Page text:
A Day in the Footsteps of Royalty; Touring Amber Fort, Jaipur, Rajasthan, India
The Amber Fort in Jaipur, Rajasthan, India is among the city’s most popular attractions. We allowed ourselves a whole day to see this highlight of Jaipur. While we didn’t exactly have any tourist experience in mind, we really enjoyed the experience of being able to explore this place at our own pace, and relish in some of the unique features of travelling in India.
This post is one chapter on our third Round the World trip via South Korea, Vietnam, Singapore, the Maldives and India. This trip was redeemed through Air Canada’s Aeroplan and through Starwood Preferred Guest (Marriott Bonvoy) and Hyatt Gold Passport (World of Hyatt) loyalty programs. For more information on how this trip was booked, please see our trip introduction here. For other parts of the trip, please see this index.
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- A Day in the Footsteps of Royalty, Touring Amber Fort, Jaipur
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A Day in the Footsteps of Royalty; Touring Amer Fort, Jaipur, Rajasthan, India
“A visit to the Amber Fort involves elephant rides, exploring concubine bedrooms, historic animal slaughtering courtyards and royal mugal gardens. It should be a stop on any trip through India’s Golden Triangle”
Planning our Visit to The Amber Fort:
The main attraction in Jaipur is the Amber Fort. The name Amer and Amber seem to be used interchangeably when describing this place. It’s one of the most impressive forts that we’ve had the opportunity to take in worldwide. We didn’t have any obvious public transportation links to get there and back so we opted for an end to end solution. We booked a car through The Rambagh Palace. We were given a hotel driver who took us in a beautiful Jaguar XF up to the Amber Fort. It’s about a 25 minute drive out of town. It was a very hot day when we set out, with temperatures approaching almost forty degrees Celsius at the top of the day.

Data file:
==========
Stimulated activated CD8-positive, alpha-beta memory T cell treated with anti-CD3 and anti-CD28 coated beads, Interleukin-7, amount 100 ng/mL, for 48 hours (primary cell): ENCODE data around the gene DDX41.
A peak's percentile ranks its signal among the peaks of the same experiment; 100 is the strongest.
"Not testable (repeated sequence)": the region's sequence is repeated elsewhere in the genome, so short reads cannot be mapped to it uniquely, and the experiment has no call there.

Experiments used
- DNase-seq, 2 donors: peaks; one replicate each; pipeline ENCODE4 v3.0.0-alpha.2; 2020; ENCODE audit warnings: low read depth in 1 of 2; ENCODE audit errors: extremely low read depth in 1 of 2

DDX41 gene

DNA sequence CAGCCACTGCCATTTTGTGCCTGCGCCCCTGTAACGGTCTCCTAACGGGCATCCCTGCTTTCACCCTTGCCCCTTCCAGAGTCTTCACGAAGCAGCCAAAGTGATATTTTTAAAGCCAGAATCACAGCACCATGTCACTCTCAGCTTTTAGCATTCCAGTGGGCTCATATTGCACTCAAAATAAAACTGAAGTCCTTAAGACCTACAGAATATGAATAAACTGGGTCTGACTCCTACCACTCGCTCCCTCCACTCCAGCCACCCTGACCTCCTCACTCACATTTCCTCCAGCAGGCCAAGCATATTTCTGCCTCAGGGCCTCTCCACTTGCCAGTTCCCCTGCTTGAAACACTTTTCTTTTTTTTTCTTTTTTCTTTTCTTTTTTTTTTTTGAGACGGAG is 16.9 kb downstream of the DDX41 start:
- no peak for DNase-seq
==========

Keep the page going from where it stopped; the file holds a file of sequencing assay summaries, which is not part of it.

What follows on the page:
Arriving to the Amber Fort:
Our first stop was on the way up, where we were able to take in some terrific views of the walled fortress. Its truly an impressive sight, with different walls and a majestic view over the valley. It’s like the castle that you imagined visiting as a child.
Accessing the Fort by Elephant:
Since the fort is a bit of a climb from the valley ground, you can elect to take an elephant ride for 1,100 Rupees, take a jeep or car ride up, or walk. We opted for the elephant ride, which is somewhat of a tradition for the Amber Fort visit. It’s reportedly the only fort in India that allows elephant rides which was common in the times of the marahajah. While more recently there have been some conservation efforts to preserve or limit the elephant use, there wasn’t at the time of our particular visit. As a result, we experienced the traditional tour method of visiting the Amer Fort.
Arriving to the base elephant loading station, we passed through some of the most aggressive souvenir vendors, including some who followed us up the hill shouting at us on the elephant ride. The elephants are an impressive sight to see; likely among the largest group of elephants we’ve ever seen in one place all together.
Nevertheless, it’s a beautiful and bumpy ride up. I needed to set a high shutter speed to capture these shots on the way up. It was pretty rocky! The maharajah’s champagne would have spilled for sure (not that they had any back then).
We passed through the Sun Gate on the way up.
On arrival, we off loaded in the Jaleb Chowk where the Marahajah would have arrived to sounds of music similar to what the marahajah listened to. Of course there were lots of pressure for “Tips tips now please” for the camel driver.
Visiting the Amer Fort:
The Amber Fort were originally built by Raja Man Singh and additions were later made by Sawai Jai Singh. Amer Fort is known for its artistic style elements with its large ramparts and series of gates and cobbled paths. As photographed, the fort overlooks Maota Lake,[ which is the main source of water for the Amer Palace.